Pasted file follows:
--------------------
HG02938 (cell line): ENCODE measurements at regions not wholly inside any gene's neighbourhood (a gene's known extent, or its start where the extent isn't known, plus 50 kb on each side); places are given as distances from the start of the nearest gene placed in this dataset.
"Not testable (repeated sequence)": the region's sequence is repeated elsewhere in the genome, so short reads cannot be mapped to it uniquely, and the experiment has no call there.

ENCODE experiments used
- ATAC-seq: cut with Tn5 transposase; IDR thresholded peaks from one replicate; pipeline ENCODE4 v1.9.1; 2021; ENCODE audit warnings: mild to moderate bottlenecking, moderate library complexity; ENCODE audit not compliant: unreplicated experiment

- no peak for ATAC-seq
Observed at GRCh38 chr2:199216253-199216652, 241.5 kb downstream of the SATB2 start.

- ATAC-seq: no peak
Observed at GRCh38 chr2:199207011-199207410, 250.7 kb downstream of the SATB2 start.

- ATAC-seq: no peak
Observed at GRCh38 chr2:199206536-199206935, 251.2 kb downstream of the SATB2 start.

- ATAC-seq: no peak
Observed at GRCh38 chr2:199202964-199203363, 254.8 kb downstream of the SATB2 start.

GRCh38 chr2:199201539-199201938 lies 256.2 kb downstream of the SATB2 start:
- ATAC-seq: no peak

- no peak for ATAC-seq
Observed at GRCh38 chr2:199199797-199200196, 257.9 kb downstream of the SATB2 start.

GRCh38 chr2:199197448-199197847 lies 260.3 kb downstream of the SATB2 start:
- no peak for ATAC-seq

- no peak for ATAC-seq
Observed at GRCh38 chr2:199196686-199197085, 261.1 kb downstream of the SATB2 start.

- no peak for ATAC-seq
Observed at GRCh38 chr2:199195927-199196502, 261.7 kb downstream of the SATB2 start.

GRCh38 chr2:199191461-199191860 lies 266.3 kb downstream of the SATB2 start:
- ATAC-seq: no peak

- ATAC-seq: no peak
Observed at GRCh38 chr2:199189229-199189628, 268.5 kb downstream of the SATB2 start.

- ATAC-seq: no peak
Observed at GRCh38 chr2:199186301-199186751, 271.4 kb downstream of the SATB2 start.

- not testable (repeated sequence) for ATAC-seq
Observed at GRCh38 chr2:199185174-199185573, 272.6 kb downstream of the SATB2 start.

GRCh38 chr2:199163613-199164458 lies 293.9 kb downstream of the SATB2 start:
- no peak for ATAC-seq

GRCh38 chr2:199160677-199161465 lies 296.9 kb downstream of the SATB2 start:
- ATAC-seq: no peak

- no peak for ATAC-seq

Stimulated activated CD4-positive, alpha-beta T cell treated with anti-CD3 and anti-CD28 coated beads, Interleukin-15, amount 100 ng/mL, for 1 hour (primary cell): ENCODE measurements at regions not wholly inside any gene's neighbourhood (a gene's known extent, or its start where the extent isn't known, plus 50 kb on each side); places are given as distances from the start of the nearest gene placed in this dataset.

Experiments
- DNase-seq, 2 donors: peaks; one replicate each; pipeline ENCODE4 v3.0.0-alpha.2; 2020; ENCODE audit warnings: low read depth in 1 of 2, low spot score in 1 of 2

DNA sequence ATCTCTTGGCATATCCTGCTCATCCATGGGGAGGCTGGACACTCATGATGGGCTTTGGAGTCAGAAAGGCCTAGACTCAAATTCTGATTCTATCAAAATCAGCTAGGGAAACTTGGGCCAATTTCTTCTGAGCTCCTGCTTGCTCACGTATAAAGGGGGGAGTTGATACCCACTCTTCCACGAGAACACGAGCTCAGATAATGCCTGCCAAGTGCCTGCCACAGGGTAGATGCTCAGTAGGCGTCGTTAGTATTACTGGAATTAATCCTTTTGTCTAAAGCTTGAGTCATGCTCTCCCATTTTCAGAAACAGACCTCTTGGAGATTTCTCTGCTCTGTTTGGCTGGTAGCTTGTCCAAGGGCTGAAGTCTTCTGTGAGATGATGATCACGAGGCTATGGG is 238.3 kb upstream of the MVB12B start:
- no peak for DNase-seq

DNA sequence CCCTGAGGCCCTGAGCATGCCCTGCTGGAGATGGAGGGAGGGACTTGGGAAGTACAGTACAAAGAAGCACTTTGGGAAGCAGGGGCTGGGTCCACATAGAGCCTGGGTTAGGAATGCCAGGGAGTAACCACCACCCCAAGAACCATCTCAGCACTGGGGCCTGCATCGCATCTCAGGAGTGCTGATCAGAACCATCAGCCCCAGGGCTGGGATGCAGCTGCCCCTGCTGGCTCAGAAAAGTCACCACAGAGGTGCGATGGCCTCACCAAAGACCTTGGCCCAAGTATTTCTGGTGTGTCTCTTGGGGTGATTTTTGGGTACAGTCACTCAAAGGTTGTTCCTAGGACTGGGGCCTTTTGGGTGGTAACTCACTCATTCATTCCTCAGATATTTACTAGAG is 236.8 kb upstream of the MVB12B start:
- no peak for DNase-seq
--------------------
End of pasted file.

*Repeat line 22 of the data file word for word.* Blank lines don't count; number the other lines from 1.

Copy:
Observed at GRCh38 chr2:199195927-199196502, 261.7 kb downstream of the SATB2 start.